And they’re not alone. The 2023 State of Social Media reports that 62% of customer service strategy is informed by social media data. Customer insights gleaned from service interactions on social are your “secret sauce” for building cross-functional collaboration at your company. Let’s get into the 10 social customer service metrics you need to monitor, and how you can track them with Sprout Social.
Speed and efficiency customer service metrics
How quickly your brand responds on social media contributes to your reputation for providing good customer service. According to our Index data, 69% of consumers expect a response from brands on social within 24 hours or less.
Measuring your team’s response rate efficiency is imperative. This is where an intuitive customer service software comes to play. Look to the following metrics to help benchmark and improve your response time and overall performance.
1. Average first reply time
Average first reply time refers to the time it takes for your team to send out the first reply to an inbound customer message within business hours.
2. Average reply wait time
Measuring the time to your first response is just the beginning. Average reply time reveals how long customers wait in between responses until their issues are resolved, which is equally important.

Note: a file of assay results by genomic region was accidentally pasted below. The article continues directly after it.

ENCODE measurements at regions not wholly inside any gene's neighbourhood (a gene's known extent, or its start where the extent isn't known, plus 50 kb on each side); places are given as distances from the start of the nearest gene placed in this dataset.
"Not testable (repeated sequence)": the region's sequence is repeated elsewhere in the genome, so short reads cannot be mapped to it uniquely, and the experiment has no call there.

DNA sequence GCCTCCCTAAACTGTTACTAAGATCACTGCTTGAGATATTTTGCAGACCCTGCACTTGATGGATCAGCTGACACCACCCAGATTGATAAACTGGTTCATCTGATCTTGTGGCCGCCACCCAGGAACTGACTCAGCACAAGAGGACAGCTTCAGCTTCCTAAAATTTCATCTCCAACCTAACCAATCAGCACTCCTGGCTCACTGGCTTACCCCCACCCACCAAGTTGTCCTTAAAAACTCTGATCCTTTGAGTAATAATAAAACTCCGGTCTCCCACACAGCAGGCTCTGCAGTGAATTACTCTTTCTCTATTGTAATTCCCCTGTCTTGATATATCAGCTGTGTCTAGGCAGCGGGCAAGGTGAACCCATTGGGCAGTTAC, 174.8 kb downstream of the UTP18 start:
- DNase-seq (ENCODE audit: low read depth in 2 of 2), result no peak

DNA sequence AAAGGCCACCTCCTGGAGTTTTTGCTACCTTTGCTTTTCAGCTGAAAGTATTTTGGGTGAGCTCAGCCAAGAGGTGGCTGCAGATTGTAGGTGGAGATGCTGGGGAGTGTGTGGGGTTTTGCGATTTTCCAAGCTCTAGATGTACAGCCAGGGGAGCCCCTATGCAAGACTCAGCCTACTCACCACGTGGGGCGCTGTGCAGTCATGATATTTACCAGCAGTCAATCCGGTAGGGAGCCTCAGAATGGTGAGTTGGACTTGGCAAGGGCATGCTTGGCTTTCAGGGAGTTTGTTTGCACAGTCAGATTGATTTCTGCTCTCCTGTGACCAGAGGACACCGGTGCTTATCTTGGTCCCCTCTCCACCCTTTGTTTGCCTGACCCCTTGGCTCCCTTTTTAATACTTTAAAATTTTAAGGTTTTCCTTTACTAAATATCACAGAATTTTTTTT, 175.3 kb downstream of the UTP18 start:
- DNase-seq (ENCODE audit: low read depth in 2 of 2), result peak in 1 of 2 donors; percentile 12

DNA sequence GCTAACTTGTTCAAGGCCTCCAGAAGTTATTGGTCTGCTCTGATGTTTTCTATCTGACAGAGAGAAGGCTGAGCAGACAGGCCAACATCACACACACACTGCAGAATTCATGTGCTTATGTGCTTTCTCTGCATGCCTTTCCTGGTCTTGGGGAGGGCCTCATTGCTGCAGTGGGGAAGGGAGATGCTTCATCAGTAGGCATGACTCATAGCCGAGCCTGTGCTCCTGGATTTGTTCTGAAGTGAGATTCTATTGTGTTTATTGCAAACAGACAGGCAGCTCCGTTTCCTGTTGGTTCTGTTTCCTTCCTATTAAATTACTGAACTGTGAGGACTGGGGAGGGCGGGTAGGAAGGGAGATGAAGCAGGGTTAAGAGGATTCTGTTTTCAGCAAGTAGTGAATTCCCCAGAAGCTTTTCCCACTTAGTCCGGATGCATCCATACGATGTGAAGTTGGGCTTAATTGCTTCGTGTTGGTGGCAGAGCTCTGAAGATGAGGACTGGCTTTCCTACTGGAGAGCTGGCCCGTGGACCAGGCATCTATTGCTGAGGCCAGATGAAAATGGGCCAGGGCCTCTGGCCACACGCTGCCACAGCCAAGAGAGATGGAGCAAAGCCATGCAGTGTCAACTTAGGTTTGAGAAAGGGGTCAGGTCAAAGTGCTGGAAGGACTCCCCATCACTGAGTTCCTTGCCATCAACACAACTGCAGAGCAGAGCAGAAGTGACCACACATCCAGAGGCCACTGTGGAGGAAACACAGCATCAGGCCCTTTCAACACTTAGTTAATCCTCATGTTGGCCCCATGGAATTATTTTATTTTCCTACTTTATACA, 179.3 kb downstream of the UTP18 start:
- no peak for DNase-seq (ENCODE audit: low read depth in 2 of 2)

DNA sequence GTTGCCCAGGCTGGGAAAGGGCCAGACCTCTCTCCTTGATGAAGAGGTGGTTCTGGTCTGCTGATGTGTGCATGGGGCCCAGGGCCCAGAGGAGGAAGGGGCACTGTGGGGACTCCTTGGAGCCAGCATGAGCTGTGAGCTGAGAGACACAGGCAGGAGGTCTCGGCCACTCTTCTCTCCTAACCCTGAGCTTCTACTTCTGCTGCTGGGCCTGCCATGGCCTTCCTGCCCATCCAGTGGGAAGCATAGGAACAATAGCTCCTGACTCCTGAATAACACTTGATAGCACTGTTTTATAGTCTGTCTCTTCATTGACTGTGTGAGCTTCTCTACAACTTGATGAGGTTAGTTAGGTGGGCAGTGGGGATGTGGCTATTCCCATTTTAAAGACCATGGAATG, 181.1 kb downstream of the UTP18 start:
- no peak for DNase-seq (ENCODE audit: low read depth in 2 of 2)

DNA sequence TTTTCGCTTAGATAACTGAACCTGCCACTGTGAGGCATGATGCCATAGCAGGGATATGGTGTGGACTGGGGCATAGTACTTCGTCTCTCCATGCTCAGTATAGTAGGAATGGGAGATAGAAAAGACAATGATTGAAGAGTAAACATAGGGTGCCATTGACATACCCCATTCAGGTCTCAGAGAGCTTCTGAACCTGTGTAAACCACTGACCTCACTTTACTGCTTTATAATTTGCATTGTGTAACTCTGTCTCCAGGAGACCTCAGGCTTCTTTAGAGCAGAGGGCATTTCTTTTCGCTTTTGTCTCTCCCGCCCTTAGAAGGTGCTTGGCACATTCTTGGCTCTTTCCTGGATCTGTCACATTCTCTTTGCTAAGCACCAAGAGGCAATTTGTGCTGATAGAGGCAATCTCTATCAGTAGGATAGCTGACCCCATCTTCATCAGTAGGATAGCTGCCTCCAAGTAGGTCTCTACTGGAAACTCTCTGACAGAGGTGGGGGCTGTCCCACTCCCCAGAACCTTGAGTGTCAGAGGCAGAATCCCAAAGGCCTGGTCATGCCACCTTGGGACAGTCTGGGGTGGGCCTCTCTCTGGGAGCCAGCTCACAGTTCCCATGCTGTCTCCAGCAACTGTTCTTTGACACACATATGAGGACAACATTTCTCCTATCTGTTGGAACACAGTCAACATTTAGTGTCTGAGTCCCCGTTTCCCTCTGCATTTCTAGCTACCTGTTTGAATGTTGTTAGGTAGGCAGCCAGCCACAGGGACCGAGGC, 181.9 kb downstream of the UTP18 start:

For example, if it took five minutes for you to reply to their first message, and 10 minutes to reply to their second, the average reply wait time would be seven minutes.
3. Service level agreement (SLA) adherence
A social media service level agreement outlines terms of service, responsibilities and expectations between a company, its social team and their clients regarding quality of service. Departments within the same organization can also have SLAs. Regardless of the parties involved, SLAs establish commitments and guidelines for standards, protocols and key performance indicators. Guidelines will vary by company, but social media SLAs can include response time guidelines, issue resolution protocols and a crisis communication plan.
SLA adherence refers to the percentage of customer queries resolved within the agreed-upon time frame specified in the SLA. For example, let’s say a SLA sets a goal of responding to inbound inquiries within three hours or less. If the company responds within that timeframe for every inquiry, the SLA adherence would be 100%.
4. Customer abandonment rate
Customer abandonment rate refers to the percentage of customers who abandon their support requests before receiving a resolution. High abandonment rate can indicate poor customer support, leading to unsatisfied customers and lost business. Tracking customer abandonment rate can help you identify areas of improvement.
How to track these in Sprout Social
In Sprout Social, the Smart Inbox unifies all your incoming messages into a single stream, enabling you to monitor incoming messages, foster conversations and respond to your audience quickly. The Inbox also creates multiple reports that visualize and contextualize your team’s customer service performance.
The Inbox Team Report enables you to evaluate your brand’s reply times at a team level and distill the metrics down by team member. The report also demonstrates median first reply times, slowest reply times, unique messages replied to and total replies listed by team members.
Use these insights to evaluate agent response performance more accurately, identify bottlenecks within your team’s workflows and closely monitor each agent’s activity for quality assurance or training purposes.